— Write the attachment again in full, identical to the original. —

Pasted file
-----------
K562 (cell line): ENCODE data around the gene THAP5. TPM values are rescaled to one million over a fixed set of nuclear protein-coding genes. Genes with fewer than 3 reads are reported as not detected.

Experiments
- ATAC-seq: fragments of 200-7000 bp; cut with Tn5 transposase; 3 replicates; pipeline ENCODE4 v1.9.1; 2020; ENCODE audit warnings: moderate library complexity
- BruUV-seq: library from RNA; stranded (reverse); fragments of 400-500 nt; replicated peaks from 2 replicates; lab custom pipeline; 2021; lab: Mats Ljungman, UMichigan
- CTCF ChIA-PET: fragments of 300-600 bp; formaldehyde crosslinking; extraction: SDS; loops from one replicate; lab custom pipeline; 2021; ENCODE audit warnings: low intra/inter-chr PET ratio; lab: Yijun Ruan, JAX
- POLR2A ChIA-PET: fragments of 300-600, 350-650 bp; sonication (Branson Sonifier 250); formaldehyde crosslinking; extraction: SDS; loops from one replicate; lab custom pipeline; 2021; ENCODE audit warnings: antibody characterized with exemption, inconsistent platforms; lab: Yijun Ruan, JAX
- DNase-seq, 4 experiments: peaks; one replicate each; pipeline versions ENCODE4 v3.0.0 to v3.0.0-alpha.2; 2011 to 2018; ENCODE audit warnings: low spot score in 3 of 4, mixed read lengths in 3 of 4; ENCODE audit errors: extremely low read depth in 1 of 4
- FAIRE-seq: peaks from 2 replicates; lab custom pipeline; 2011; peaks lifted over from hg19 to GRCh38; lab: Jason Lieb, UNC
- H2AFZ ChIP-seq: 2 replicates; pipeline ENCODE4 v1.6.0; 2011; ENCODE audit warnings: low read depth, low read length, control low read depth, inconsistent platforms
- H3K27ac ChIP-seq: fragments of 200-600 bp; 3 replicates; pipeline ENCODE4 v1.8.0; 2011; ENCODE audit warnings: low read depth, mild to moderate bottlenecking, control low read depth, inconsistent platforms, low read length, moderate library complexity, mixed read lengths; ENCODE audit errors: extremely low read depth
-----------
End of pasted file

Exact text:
K562 (cell line): ENCODE data around the gene THAP5. TPM values are rescaled to one million over a fixed set of nuclear protein-coding genes. Genes with fewer than 3 reads are reported as not detected.

Experiments
- ATAC-seq: fragments of 200-7000 bp; cut with Tn5 transposase; 3 replicates; pipeline ENCODE4 v1.9.1; 2020; ENCODE audit warnings: moderate library complexity
- BruUV-seq: library from RNA; stranded (reverse); fragments of 400-500 nt; replicated peaks from 2 replicates; lab custom pipeline; 2021; lab: Mats Ljungman, UMichigan
- CTCF ChIA-PET: fragments of 300-600 bp; formaldehyde crosslinking; extraction: SDS; loops from one replicate; lab custom pipeline; 2021; ENCODE audit warnings: low intra/inter-chr PET ratio; lab: Yijun Ruan, JAX
- POLR2A ChIA-PET: fragments of 300-600, 350-650 bp; sonication (Branson Sonifier 250); formaldehyde crosslinking; extraction: SDS; loops from one replicate; lab custom pipeline; 2021; ENCODE audit warnings: antibody characterized with exemption, inconsistent platforms; lab: Yijun Ruan, JAX
- DNase-seq, 4 experiments: peaks; one replicate each; pipeline versions ENCODE4 v3.0.0 to v3.0.0-alpha.2; 2011 to 2018; ENCODE audit warnings: low spot score in 3 of 4, mixed read lengths in 3 of 4; ENCODE audit errors: extremely low read depth in 1 of 4
- FAIRE-seq: peaks from 2 replicates; lab custom pipeline; 2011; peaks lifted over from hg19 to GRCh38; lab: Jason Lieb, UNC
- H2AFZ ChIP-seq: 2 replicates; pipeline ENCODE4 v1.6.0; 2011; ENCODE audit warnings: low read depth, low read length, control low read depth, inconsistent platforms
- H3K27ac ChIP-seq: fragments of 200-600 bp; 3 replicates; pipeline ENCODE4 v1.8.0; 2011; ENCODE audit warnings: low read depth, mild to moderate bottlenecking, control low read depth, inconsistent platforms, low read length, moderate library complexity, mixed read lengths; ENCODE audit errors: extremely low read depth